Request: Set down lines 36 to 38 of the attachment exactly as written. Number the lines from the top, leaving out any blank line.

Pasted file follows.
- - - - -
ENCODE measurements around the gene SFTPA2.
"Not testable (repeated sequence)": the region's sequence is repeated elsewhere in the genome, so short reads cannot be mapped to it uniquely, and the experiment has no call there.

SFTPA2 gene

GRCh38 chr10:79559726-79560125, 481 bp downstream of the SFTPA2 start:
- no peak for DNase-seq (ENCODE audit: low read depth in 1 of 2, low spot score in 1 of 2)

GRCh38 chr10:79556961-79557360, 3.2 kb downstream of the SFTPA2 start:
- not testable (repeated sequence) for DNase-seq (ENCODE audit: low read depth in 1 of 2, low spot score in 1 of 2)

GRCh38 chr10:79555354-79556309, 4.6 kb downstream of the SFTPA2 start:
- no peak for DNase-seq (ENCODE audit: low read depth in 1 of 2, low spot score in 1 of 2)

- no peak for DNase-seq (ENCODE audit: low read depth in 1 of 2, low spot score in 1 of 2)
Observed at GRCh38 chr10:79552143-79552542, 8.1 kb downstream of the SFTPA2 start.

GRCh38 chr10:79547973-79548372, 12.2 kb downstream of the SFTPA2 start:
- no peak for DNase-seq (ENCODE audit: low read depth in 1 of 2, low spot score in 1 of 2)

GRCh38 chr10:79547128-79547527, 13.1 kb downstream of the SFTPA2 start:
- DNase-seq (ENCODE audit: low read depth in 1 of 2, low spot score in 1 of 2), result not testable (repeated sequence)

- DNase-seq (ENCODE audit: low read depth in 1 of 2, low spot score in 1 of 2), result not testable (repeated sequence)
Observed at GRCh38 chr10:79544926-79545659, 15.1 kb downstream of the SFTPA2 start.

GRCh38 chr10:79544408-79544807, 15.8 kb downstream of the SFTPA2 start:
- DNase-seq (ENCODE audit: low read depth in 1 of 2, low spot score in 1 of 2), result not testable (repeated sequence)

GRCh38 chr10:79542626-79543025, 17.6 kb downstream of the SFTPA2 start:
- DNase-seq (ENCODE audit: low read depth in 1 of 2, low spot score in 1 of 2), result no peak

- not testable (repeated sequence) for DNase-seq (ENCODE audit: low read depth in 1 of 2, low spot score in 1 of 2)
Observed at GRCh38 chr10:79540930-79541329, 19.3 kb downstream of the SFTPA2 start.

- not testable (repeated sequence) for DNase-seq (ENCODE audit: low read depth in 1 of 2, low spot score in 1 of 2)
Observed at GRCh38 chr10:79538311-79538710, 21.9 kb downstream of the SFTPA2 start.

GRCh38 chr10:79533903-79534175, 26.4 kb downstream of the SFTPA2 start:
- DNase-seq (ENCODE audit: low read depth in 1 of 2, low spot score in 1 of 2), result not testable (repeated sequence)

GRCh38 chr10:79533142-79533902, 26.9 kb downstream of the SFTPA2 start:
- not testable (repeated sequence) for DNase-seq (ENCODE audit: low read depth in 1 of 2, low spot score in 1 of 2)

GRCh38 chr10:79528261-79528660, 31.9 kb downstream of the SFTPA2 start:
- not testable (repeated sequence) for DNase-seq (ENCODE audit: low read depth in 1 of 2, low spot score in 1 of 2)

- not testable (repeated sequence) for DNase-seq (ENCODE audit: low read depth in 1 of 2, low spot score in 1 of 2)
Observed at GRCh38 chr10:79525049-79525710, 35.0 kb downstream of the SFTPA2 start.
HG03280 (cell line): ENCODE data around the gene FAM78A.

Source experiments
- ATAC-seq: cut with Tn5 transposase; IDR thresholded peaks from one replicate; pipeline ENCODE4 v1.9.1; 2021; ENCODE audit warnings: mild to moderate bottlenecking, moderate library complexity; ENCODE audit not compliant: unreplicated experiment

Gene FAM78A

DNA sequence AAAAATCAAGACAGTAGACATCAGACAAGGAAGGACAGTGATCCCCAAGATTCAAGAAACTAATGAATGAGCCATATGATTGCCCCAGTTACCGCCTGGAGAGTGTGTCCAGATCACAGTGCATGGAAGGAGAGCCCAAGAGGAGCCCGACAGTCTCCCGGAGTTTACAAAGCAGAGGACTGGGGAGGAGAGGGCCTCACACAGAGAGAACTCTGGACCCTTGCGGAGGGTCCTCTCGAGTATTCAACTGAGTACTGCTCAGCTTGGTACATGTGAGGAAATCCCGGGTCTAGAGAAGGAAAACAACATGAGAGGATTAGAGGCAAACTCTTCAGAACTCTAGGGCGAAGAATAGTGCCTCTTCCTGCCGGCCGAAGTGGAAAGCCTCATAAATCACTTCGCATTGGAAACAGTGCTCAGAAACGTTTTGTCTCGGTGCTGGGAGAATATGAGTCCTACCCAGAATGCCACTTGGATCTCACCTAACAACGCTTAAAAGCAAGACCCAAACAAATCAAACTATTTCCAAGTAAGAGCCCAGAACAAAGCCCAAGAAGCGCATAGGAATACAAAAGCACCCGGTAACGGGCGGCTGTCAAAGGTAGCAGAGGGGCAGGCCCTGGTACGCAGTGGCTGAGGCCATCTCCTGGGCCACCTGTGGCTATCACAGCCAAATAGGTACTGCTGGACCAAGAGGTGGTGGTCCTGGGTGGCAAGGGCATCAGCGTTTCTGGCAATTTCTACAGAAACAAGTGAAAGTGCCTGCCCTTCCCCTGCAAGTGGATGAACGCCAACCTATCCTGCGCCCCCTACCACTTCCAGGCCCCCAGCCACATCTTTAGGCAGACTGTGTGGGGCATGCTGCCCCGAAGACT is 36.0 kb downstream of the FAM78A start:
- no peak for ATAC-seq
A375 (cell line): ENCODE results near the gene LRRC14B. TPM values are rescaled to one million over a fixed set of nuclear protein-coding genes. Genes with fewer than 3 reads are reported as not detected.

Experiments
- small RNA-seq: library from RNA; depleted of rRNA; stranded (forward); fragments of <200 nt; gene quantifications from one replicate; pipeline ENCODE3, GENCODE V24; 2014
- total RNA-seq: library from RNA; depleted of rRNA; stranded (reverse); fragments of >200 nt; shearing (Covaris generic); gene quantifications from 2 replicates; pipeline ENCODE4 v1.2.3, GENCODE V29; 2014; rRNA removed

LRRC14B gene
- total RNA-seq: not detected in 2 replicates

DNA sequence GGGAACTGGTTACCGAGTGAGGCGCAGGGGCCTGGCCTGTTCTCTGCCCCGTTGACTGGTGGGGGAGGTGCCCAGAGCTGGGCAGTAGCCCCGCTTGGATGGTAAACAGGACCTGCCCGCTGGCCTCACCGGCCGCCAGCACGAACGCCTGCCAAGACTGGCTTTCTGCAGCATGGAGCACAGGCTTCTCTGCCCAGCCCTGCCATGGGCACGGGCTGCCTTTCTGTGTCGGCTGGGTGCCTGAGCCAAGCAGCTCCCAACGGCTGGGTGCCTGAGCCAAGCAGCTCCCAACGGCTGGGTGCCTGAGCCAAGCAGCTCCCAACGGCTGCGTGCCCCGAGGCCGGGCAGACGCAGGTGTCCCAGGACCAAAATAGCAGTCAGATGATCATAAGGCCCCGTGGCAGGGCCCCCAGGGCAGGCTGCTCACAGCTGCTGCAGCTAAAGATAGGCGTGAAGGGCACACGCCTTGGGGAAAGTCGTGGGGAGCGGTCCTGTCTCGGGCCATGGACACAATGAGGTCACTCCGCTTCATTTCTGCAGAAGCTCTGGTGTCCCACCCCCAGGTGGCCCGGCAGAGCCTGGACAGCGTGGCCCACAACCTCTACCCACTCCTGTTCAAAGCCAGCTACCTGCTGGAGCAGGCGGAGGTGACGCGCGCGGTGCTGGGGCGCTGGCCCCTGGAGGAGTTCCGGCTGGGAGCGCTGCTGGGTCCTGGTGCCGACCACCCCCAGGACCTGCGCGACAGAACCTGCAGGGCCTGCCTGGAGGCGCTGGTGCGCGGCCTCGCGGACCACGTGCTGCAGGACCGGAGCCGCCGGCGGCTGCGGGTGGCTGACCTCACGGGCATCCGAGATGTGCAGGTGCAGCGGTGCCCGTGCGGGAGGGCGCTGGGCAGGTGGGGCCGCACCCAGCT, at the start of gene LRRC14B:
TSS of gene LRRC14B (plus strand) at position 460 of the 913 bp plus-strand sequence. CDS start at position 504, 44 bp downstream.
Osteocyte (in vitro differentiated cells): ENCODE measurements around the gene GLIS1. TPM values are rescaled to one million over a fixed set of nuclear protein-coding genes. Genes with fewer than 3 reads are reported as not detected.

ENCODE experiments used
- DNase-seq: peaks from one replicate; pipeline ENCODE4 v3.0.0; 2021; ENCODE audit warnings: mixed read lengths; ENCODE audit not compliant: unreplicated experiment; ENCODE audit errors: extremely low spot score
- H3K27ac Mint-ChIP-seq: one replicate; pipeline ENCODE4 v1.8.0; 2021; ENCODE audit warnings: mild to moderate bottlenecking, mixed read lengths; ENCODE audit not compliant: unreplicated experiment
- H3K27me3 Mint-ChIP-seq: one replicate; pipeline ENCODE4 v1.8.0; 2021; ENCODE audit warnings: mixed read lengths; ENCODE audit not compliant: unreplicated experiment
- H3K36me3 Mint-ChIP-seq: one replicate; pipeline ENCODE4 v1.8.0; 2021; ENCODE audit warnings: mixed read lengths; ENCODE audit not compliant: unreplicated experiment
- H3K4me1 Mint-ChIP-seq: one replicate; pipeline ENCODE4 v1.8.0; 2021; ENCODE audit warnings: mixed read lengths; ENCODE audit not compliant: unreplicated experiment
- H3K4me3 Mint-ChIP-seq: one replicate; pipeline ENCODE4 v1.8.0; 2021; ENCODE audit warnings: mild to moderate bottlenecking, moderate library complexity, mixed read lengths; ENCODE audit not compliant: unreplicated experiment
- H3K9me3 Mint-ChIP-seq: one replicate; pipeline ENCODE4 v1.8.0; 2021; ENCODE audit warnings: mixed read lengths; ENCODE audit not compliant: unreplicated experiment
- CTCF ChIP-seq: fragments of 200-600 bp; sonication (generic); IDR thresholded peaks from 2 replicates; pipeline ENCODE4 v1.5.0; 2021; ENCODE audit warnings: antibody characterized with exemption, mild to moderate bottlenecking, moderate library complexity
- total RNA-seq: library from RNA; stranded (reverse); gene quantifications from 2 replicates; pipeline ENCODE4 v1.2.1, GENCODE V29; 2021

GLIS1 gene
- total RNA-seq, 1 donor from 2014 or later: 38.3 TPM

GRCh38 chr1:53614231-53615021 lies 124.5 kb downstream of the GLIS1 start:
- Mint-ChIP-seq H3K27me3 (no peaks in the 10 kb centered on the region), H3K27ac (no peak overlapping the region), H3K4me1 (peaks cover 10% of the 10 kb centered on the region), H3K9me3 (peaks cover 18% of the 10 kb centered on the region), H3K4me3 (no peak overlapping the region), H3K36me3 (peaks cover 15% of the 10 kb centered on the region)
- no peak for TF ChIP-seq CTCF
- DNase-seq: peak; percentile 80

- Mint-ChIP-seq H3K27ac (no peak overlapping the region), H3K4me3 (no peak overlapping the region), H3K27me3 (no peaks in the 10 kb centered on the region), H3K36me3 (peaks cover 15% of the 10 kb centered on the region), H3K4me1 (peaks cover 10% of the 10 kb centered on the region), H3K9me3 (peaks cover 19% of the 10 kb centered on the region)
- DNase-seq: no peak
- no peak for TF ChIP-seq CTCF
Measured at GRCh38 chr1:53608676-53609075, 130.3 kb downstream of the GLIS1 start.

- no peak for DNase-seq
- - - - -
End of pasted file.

- ATAC-seq: cut with Tn5 transposase; IDR thresholded peaks from one replicate; pipeline ENCODE4 v1.9.1; 2021; ENCODE audit warnings: mild to moderate bottlenecking, moderate library complexity; ENCODE audit not compliant: unreplicated experiment

Gene FAM78A

DNA sequence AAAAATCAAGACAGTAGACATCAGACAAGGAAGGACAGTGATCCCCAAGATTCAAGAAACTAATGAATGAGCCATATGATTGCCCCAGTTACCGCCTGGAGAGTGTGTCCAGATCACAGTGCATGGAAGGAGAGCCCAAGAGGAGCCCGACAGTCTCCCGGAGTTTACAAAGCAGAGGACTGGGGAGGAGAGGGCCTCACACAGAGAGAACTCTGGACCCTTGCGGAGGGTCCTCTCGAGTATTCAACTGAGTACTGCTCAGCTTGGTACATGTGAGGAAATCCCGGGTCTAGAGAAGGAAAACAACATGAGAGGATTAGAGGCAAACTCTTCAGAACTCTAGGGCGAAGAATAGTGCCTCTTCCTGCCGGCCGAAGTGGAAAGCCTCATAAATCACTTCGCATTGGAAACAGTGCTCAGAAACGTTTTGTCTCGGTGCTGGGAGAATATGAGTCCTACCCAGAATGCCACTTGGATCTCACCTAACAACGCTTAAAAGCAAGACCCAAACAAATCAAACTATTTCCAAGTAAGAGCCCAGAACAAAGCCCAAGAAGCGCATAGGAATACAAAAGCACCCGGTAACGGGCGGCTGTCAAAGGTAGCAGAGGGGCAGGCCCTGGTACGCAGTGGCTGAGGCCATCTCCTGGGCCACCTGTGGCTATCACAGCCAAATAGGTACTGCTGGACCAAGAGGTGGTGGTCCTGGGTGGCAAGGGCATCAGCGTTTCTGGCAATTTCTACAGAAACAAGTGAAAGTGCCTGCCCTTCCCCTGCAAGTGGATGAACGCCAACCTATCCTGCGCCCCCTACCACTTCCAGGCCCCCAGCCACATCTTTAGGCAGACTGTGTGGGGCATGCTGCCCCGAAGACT is 36.0 kb downstream of the FAM78A start: